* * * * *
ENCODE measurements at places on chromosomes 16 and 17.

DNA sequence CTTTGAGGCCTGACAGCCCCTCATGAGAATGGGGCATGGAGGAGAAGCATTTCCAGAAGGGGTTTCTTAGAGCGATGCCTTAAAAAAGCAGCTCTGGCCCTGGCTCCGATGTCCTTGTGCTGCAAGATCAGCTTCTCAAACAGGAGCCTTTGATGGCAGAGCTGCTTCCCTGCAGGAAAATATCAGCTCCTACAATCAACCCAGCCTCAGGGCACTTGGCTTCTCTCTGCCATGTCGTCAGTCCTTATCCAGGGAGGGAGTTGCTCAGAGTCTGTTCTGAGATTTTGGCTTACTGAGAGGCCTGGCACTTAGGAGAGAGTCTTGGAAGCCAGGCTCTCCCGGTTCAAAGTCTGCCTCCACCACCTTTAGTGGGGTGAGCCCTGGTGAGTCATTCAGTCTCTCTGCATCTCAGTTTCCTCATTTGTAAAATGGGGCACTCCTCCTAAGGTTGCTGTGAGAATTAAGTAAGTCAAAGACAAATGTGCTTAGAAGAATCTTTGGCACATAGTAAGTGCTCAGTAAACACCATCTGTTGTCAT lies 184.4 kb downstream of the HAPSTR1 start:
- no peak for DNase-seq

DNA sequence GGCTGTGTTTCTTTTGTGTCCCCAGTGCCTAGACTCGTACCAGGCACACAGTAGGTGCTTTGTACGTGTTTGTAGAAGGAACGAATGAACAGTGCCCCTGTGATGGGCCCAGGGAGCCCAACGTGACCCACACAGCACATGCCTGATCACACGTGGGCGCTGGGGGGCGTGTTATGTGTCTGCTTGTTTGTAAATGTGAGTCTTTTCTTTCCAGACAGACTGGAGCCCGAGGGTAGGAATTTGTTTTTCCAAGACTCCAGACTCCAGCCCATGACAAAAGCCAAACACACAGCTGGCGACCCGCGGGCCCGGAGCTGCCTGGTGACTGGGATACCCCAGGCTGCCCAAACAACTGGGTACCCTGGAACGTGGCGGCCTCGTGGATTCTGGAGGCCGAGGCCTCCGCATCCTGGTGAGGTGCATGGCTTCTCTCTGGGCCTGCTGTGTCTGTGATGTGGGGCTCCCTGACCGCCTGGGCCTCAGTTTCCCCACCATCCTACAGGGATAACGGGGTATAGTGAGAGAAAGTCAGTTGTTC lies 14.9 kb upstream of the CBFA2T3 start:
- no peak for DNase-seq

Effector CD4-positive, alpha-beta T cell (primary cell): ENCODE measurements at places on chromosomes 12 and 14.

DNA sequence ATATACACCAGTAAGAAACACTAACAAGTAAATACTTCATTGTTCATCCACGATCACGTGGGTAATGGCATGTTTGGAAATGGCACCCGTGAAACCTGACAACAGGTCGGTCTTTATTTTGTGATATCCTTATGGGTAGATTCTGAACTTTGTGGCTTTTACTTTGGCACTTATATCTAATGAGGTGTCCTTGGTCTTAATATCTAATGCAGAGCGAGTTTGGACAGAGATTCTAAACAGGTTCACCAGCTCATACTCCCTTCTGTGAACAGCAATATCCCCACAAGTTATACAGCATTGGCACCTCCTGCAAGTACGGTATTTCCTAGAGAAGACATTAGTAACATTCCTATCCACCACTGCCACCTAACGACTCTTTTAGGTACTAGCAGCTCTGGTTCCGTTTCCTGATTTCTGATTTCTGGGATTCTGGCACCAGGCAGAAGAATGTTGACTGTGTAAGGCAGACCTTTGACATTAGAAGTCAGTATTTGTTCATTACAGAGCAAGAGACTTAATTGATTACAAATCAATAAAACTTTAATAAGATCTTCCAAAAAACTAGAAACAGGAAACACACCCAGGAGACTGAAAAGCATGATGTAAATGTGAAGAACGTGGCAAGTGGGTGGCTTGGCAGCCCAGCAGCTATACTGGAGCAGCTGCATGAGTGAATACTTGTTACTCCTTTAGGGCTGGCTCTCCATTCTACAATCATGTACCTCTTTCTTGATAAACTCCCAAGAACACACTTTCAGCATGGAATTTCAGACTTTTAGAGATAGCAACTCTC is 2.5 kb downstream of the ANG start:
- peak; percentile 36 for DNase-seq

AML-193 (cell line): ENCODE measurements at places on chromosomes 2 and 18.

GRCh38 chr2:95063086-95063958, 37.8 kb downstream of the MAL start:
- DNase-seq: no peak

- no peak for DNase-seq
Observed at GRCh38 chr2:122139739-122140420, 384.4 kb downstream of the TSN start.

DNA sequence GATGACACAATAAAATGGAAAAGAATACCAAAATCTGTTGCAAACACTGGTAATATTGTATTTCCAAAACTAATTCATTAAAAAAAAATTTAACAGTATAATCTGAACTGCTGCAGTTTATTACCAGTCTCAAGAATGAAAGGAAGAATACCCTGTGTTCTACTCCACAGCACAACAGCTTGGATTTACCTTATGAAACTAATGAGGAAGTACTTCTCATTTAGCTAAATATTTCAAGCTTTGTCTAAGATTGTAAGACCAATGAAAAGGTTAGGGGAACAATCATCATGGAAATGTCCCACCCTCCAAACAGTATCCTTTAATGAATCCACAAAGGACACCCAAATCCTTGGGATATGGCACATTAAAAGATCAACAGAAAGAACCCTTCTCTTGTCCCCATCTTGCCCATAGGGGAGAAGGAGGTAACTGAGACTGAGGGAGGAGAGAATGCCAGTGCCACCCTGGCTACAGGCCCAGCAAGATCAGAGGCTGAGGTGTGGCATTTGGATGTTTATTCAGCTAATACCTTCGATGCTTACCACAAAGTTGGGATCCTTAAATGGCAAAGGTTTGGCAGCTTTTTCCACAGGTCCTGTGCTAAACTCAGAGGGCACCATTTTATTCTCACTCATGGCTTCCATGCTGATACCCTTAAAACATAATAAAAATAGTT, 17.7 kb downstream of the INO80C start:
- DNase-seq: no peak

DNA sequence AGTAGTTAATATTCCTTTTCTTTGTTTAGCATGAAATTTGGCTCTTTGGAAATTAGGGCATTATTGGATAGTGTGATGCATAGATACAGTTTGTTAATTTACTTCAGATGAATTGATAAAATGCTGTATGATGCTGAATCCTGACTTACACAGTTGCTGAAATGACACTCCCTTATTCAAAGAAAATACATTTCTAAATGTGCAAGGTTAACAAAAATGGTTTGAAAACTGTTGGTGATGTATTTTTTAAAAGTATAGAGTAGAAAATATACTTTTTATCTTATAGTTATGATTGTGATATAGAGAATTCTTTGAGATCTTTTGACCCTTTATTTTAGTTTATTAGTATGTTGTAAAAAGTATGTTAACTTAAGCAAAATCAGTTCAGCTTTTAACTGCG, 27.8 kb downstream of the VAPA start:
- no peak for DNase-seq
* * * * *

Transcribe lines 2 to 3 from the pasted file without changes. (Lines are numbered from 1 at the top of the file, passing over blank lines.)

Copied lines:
DNA sequence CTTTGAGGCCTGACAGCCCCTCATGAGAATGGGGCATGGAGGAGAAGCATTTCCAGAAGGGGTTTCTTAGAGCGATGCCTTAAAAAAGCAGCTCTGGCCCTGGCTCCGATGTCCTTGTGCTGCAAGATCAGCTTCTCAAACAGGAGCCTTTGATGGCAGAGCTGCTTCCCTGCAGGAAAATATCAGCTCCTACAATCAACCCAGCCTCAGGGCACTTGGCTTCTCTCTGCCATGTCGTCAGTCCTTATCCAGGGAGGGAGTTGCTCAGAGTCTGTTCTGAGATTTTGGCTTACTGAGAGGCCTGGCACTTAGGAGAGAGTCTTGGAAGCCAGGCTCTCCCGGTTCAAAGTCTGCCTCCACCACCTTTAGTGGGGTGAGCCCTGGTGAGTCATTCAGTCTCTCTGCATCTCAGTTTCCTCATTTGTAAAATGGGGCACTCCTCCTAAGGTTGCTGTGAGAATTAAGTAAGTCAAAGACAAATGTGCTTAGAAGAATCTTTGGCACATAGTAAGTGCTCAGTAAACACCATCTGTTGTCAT lies 184.4 kb downstream of the HAPSTR1 start:
- no peak for DNase-seq